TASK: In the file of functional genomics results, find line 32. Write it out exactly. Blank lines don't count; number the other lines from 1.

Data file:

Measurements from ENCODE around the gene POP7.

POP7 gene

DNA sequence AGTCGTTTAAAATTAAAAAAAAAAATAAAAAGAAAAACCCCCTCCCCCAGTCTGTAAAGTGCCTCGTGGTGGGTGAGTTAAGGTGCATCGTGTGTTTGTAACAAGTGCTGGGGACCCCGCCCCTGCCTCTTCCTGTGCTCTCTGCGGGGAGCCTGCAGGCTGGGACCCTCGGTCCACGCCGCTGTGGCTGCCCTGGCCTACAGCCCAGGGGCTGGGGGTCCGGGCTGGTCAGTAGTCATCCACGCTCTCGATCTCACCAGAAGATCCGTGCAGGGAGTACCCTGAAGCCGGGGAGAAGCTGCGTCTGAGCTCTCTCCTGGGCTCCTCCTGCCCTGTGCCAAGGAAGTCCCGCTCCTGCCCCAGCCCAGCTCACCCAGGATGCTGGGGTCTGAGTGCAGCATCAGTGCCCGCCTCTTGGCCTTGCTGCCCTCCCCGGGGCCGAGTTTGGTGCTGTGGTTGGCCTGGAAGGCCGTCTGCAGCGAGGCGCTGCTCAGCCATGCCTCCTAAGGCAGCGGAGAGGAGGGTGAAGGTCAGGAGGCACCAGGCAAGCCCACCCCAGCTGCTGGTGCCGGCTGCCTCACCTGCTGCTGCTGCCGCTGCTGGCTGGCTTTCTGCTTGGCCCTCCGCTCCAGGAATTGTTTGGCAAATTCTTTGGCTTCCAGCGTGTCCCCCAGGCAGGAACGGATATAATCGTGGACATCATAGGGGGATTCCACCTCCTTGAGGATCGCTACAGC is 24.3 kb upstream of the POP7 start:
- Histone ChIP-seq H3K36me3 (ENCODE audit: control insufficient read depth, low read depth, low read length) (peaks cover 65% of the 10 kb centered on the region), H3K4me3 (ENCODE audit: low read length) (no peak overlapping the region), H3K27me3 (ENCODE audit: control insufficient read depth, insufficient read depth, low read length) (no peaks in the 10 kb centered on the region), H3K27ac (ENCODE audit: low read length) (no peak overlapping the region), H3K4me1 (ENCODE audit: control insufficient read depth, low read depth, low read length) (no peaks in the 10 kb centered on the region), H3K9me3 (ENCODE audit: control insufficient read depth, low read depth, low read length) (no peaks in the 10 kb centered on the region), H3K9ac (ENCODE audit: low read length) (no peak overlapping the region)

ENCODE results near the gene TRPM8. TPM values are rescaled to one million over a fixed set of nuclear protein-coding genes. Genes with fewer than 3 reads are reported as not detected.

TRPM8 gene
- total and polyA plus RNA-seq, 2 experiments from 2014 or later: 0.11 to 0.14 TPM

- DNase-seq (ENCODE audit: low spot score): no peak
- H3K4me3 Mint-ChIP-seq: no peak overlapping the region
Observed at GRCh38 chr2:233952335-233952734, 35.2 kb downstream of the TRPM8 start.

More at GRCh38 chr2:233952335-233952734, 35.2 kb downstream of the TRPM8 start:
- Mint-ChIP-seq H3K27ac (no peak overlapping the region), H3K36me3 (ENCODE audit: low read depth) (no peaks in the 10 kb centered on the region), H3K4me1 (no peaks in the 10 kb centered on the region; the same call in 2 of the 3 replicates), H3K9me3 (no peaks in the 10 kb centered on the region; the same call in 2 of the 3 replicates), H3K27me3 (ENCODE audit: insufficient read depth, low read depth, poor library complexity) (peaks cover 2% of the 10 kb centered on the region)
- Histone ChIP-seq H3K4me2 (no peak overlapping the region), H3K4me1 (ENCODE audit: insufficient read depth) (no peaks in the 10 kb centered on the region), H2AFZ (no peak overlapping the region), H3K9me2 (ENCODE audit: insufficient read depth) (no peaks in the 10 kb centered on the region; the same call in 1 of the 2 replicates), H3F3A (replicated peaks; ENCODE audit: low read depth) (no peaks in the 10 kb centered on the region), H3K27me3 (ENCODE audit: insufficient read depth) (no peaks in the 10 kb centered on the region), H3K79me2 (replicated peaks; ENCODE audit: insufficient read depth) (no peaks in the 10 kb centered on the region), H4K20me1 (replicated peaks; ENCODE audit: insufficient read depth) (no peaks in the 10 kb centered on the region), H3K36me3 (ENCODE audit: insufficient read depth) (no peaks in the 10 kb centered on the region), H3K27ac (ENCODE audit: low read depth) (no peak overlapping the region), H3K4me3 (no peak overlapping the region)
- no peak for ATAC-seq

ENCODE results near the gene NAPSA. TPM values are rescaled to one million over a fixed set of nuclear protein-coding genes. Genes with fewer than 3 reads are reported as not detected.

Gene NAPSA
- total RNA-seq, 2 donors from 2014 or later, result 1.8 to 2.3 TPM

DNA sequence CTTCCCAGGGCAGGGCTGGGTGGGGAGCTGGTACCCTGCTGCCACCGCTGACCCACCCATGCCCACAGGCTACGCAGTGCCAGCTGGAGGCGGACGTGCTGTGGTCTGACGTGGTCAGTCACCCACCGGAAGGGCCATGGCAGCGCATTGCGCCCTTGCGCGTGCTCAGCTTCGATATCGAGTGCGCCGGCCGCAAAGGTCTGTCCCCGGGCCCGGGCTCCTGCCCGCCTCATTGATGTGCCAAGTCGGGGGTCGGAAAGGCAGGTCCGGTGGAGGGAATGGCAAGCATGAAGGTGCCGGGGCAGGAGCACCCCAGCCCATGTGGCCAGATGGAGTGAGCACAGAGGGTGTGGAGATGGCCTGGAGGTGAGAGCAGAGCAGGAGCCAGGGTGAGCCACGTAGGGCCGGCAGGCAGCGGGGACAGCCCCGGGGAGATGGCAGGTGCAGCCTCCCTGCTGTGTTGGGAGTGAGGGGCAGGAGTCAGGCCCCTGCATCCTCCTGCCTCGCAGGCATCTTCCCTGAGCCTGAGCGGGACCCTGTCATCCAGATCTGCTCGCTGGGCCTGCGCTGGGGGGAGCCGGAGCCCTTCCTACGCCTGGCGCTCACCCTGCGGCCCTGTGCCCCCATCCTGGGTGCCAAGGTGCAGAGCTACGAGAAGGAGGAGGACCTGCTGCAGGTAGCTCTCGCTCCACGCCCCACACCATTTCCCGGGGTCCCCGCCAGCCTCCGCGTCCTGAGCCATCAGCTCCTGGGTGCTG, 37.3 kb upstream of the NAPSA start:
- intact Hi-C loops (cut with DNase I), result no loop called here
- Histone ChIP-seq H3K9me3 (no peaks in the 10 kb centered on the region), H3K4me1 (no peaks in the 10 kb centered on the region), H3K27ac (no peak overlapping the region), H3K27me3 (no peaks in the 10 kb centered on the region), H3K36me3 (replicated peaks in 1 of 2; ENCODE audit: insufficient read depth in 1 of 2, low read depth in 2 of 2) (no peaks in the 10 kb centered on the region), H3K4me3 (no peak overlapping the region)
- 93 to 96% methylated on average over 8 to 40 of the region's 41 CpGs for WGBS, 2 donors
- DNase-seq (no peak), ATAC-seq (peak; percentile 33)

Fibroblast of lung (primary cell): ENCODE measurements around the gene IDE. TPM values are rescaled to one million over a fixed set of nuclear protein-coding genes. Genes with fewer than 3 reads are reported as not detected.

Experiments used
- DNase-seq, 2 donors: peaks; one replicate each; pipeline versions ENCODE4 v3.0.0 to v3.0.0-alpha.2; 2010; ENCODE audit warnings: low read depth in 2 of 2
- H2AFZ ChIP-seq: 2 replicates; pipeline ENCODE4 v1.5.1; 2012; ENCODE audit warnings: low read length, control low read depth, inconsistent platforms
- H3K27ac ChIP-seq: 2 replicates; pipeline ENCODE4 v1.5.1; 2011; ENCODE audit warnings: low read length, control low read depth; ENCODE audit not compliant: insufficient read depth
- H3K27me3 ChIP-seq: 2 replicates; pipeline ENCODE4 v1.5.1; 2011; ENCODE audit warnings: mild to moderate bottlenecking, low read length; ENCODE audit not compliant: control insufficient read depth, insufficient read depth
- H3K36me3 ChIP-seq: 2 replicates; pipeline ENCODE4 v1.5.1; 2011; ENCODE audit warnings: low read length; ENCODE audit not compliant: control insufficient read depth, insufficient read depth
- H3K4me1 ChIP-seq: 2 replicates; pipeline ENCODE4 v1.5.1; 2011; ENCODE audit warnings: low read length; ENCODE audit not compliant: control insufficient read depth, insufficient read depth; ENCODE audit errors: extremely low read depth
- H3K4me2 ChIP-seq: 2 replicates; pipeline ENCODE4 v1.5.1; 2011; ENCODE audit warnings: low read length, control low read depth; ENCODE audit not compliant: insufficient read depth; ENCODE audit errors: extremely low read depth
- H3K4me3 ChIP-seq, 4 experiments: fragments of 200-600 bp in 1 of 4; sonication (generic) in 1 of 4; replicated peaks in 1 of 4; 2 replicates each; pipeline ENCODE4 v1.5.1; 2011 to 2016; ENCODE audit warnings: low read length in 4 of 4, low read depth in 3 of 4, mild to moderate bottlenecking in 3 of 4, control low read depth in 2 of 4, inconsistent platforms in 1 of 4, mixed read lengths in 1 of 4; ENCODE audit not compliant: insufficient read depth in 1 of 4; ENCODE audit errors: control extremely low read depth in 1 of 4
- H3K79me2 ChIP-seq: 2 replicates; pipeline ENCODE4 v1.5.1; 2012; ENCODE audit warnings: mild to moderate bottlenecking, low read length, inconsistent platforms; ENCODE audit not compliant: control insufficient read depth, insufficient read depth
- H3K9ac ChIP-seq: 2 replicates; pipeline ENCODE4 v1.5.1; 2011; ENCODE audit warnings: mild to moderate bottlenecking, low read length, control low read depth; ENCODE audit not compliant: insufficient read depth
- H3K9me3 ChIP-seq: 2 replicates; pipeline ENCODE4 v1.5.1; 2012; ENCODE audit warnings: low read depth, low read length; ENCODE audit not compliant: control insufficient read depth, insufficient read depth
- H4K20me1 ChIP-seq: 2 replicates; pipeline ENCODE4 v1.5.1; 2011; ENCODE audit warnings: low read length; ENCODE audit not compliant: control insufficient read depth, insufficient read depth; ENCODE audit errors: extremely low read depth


- H3K4me3 ChIP-seq, 4 experiments: fragments of 200-600 bp in 1 of 4; sonication (generic) in 1 of 4; replicated peaks in 1 of 4; 2 replicates each; pipeline ENCODE4 v1.5.1; 2011 to 2016; ENCODE audit warnings: low read length in 4 of 4, low read depth in 3 of 4, mild to moderate bottlenecking in 3 of 4, control low read depth in 2 of 4, inconsistent platforms in 1 of 4, mixed read lengths in 1 of 4; ENCODE audit not compliant: insufficient read depth in 1 of 4; ENCODE audit errors: control extremely low read depth in 1 of 4